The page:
America's Cup Challenger Series Finally Underway

April 20 - Valencia, Spain

The Louis Vuitton Cup - the challenger elimination series for America's Cup 32 - was mercifully released from four days of light-air postponements, and racing finally got underway today off Valencia. In this Round Robin part of the 'official' lead-up to the Cup, each challenger races each other challenger once. The high-points boats go on to Round Robin 2 later this month, followed by the semi-final and final rounds in May and June. The ultimate winner of the LVC earns the right to face the Swiss Alinghi Challenge in the actual America's Cup races in late June/early July.

First match race of the day and of the Louis Vuitton Cup: BMW Oracle Racing (USA 98) vs. United Internet Team Germany (GER 89)
©2007 Gilles Martin-Raget

In the Round Robins, there are two races (they call them 'flights' for some reason) per day. At this writing, the first flight saw predictable wins for the top-rated American BMW/Oracle and Italian Luna Rossa teams over United Internet Germany and Team China, respectively. BMW/Oracle also beat Team China - also predictably - in their second race. The only real upset in the first day's races was a defeat of points leader Emirates Team New Zealand by the Italian Mascalzone Latino team in the first race. But it's way too early to infer anything from, well, anything yet.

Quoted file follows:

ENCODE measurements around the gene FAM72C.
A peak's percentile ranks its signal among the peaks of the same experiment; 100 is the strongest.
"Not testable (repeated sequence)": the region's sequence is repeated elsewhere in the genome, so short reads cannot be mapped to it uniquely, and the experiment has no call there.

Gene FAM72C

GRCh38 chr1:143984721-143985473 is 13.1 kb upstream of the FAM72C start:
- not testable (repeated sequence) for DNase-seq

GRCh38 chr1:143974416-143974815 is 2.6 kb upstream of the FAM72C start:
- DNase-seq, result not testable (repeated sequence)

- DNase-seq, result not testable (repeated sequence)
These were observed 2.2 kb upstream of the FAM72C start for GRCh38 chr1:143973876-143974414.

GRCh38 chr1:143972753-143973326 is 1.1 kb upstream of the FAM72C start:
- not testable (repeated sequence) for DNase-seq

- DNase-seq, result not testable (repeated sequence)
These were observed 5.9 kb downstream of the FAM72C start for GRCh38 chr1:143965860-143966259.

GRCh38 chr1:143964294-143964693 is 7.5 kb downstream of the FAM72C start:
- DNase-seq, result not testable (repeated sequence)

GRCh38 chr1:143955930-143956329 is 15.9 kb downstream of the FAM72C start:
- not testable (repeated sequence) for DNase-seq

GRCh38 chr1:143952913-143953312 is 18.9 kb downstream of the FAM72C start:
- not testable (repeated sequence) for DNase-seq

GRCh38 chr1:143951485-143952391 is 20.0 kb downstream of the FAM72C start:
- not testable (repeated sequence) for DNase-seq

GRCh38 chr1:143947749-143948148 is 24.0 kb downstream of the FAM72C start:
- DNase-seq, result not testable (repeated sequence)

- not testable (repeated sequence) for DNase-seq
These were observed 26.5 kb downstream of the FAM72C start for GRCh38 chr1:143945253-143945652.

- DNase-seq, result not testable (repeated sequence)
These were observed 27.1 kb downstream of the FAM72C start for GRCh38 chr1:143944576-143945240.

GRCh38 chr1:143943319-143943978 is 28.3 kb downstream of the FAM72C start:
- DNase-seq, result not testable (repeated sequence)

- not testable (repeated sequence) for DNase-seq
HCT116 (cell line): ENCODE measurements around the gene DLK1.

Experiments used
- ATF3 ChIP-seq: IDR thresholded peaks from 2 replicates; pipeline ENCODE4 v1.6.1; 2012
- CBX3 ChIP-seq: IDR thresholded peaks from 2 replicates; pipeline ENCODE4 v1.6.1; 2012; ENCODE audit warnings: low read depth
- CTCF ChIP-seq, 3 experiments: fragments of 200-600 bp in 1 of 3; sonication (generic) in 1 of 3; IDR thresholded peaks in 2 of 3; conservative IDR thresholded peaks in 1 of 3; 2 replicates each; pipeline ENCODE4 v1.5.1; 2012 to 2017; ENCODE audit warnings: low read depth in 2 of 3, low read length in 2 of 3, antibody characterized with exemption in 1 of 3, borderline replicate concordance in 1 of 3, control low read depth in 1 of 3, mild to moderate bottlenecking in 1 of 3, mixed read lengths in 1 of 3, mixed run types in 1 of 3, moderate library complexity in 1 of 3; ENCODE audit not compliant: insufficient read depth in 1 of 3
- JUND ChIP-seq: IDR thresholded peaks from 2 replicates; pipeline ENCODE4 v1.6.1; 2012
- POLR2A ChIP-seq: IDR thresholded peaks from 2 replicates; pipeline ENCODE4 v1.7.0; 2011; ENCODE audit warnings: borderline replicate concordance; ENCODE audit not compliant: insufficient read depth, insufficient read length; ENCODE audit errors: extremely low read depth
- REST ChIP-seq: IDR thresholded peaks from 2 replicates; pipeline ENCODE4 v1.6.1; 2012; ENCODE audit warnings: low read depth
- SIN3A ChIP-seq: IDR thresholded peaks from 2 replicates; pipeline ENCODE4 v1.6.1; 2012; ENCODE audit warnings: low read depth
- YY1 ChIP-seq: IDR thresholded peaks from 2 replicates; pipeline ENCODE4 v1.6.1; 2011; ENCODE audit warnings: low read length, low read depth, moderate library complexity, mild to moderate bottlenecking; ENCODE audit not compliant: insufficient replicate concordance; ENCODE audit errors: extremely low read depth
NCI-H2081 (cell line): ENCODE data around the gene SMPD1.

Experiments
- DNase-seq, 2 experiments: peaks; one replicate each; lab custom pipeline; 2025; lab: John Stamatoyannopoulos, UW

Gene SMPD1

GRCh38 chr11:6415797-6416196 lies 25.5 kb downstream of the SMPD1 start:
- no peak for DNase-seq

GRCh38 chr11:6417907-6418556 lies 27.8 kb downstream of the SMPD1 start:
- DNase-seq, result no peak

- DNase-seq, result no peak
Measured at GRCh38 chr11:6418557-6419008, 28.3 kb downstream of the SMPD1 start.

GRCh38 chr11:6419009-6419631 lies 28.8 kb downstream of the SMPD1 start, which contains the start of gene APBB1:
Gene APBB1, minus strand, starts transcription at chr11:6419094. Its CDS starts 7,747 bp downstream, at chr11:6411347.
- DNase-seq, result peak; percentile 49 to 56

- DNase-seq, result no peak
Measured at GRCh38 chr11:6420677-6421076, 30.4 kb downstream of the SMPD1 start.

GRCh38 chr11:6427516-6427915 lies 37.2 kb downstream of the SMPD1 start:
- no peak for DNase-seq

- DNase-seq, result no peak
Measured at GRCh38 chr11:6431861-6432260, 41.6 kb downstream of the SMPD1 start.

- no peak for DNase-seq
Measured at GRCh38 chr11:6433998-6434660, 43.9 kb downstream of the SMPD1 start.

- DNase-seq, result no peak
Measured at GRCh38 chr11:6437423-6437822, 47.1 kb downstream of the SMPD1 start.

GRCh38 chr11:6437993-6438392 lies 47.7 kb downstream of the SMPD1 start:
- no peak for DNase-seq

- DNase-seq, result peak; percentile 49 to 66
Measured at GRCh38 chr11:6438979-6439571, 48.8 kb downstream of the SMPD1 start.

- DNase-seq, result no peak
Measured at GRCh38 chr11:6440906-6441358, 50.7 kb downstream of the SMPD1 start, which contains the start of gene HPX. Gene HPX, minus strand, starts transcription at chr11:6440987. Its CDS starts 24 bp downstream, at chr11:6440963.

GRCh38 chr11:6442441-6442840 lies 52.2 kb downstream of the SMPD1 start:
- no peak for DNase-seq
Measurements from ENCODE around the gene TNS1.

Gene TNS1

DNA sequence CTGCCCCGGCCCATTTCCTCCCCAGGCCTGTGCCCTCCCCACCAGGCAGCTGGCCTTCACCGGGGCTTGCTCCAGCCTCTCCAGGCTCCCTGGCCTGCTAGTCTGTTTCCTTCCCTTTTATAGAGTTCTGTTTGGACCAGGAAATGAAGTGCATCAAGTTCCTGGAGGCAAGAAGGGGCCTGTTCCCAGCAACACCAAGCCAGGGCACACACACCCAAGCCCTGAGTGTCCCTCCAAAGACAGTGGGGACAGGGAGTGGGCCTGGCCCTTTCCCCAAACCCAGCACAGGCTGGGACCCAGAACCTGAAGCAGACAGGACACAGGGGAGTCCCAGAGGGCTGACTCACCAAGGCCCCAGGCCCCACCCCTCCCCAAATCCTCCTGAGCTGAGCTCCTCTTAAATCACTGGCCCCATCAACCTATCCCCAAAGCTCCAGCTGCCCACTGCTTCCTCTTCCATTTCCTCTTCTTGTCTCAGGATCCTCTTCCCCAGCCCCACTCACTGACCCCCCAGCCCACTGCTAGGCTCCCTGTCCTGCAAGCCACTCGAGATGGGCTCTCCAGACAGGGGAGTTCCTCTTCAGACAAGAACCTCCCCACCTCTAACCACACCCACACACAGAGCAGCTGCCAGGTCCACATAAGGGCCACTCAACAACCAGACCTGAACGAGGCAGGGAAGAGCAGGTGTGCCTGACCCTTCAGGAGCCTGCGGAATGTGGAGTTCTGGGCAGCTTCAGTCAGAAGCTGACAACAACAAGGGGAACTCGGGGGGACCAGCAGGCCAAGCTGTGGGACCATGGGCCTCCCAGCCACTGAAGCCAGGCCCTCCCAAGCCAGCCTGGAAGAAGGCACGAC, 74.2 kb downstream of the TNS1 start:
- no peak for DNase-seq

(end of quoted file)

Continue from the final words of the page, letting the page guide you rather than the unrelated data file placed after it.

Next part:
There were provisions in the LVC for rescheduling postponed races, but with the long delay, officials basically 'rebooted' the whole thing and started from scratch. Round Robin 1 will continue for a week until all flights are completed.

Eleven teams from nine countries are competing for sailing's oldest trophy this time. To follow the racing, log onto the official AC site, www.americascup.com.

- latitude / jr

Abandoned Yacht Found off Australia

April 20 - Australia

Shades of the Marie Celeste - on Wednesday, a 39-ft catamaran called Kaz II was found adrift 80 miles off Australia's Queensland coast with the sails up, engine running, computers on, food on the table . . . and no one aboard. Three friends, aged 56, 63 and 69, had set sail last Sunday from Airlie Beach on the East Coast for an eight-week 'trip of a lifetime' over the hump to Perth, on the West Coast.